World War One British Medical Army Corps – How To Find Information

World War One British Medical Army Corps – Finding Information 


The records relating to the World War One British Medical Army Corps are believed to have been destroyed during the 1930’s.  It was assumed that they would never have been required again.  How wrong is that assumption now?!?!

The vital piece of information usually needed is the medical unit(s) he served with.




Information about the promotions and appointments of officers can be found in:

1) The Monthly Army Lists – held in the library at the National Archive but other libraries maybe in a position to help, example here is the Scottish Library

2) The London Gazette. The London Gazette also printed information about honours and awards.





Did you have family serve in the Medical Corps?  Tell us about them, we would love to hear all about it, down below in the comments box:

80 Year Old Orphan Finds His Family DNA Test

80 Year Old Orphan Finds His Family DNA Test



Most of us have grown up within a type of family unit – could you imagine for just one moment what it would be like not to be able to grow up with any knowledge of family? Neither could I…

Patrick “PJ” Holland grew up not knowing anything, he was born and spent the first few years of his life in a hospital.  He then went to an orphanage where he stayed until he ran away at the age of 16 and joined the army. “All the orphans had people visit them on ‘people day’ except me, because there was no relatives,” he recalled.

However, the family that took him in after he demobbed made him feel just as one of them…but there was always something was missing.  Marilyn Souders a member of the family that took him in, has been working since 1970 to help ‘PJ’ find a living family member. Souders’ home office in Plano looks like a mad scientist’s genealogy lab according to all reports. Old photographs and yellowing documents spill out from file folders and cabinets and shelves.

Souders sent off a DNA test of PJ’s hoping against hope that something would come up.  She had found the name of PJ’s mother, Agnes Holland, but that was all she was able to get. One morning as she logged into her computer a box jumped at her announcing, that there is a 1st Cousin match!

An aspiring 31yr old actress from New York, on a whim, took a DNA test, it returned a match, she didn’t really give it any thought until she was contacted by Souders who informed her that PJ had been actively searching for his mother since 1970.  Her father was his first cousin.

The video shows what happened next.

This is a positive result from DNA testing.  What stories can you share below in the comments box?

We look forward to reading your comments.

Searching For The Brick-Wall Solution In Genealogy

Searching For The Brick-Wall Solution In Genealogy


Most genealogy researchers have at least one “Brick-Wall” where they just cannot move beyond one of their researched family members.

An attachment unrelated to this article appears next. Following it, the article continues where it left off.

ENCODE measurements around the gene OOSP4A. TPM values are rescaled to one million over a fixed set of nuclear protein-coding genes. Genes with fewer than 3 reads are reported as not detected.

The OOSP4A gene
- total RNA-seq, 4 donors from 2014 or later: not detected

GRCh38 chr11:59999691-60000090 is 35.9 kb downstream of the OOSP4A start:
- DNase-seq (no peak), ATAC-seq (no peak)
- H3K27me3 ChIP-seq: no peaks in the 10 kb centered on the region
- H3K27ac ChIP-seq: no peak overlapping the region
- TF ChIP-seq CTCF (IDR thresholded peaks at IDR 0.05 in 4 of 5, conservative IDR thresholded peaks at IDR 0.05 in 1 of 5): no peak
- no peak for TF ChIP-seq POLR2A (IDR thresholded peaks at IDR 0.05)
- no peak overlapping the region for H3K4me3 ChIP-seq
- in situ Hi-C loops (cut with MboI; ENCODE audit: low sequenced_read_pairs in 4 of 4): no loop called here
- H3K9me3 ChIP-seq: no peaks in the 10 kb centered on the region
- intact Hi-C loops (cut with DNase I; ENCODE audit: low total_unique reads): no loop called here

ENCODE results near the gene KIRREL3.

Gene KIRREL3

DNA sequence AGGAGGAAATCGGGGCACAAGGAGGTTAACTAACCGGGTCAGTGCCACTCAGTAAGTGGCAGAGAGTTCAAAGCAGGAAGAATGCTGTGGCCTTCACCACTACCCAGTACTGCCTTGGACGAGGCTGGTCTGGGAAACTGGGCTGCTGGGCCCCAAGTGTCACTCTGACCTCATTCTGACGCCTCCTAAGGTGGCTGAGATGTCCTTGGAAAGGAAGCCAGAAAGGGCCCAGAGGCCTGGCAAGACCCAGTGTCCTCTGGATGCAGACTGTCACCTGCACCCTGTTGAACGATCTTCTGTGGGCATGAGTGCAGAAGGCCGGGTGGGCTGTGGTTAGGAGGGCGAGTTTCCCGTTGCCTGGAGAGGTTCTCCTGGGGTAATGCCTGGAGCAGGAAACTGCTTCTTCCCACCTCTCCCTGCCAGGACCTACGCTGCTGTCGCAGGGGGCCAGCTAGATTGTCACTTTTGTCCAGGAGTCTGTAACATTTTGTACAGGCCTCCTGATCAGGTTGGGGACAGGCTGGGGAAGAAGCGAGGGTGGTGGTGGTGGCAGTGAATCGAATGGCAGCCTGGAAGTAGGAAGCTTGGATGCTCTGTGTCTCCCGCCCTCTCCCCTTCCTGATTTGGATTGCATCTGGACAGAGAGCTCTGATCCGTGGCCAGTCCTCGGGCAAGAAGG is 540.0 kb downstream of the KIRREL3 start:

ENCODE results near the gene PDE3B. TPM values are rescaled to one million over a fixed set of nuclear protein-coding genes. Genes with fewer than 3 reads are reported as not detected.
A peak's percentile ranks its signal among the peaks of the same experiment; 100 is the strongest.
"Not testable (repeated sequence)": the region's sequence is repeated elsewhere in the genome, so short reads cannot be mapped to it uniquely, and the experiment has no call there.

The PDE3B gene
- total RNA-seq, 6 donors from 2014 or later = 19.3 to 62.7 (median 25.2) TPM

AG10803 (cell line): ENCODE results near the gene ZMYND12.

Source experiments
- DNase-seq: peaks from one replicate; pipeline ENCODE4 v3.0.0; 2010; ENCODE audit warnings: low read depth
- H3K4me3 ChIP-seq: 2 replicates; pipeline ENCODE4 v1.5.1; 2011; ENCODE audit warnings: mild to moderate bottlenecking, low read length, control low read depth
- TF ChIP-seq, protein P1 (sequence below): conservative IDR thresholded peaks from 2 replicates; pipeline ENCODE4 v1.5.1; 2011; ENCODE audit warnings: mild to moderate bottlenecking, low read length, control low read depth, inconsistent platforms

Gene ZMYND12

This can happen for a number of reasons and today, I want to share with you how I ‘smashed’ through one of my “Brick-Walls”.

My partner’s great grandmother was a lovely little ‘Irish’ lady.  Well, that’s what she told everyone and when you look at her photos, she was indeed.  But was she??? Irish that is???

Sue, my partner’s cousin, had written to the Births, Deaths & Marriages in Ireland to request Elizabeth Egan’s birth certificate, back in the 1970’s.  She didn’t get the response that she had been expecting.  It came back saying, that there was no record of a birth for Elizabeth Catherine Egan born 25th December 1862.

This mystery, which had been uncovered, lay dormant for over 40 yrs. Finally one day, whilst on Ancestry a couple of years ago, I was ‘mucking’ around and put her name into the search engine on a whim…

What I found was astounding…I found her baptism in the Catholic records in Liverpool.  This matched up with the information that she had given in the 1881, 1891, 1901 & 1911 UK Census.

Baptism Elizabeth Catherine EGAN 25 Dec 1863

So finally after many, many years, her birth details were confirmed.  This led me to find further details, which I will share with you in due course.

The moral of this story? Never, ever, give up looking! New records are being released all the time.  It pays to go back and revisit.

Until next time!


Resources to Use:

Hello There!

Hello There!

Welcome to Experts In Genealogy

We are a team of passionate, enthusiastic Genealogists who are here to help you, research/find/expand your Family History story.

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We look forward to you coming back and checking out the updates to our site.

Until then, may your genealogy journey be an interesting experience.


Fiona Tellesson                                                                                                                                                  Chief Genealogist                                                                                                                                    Experts In Genealogy

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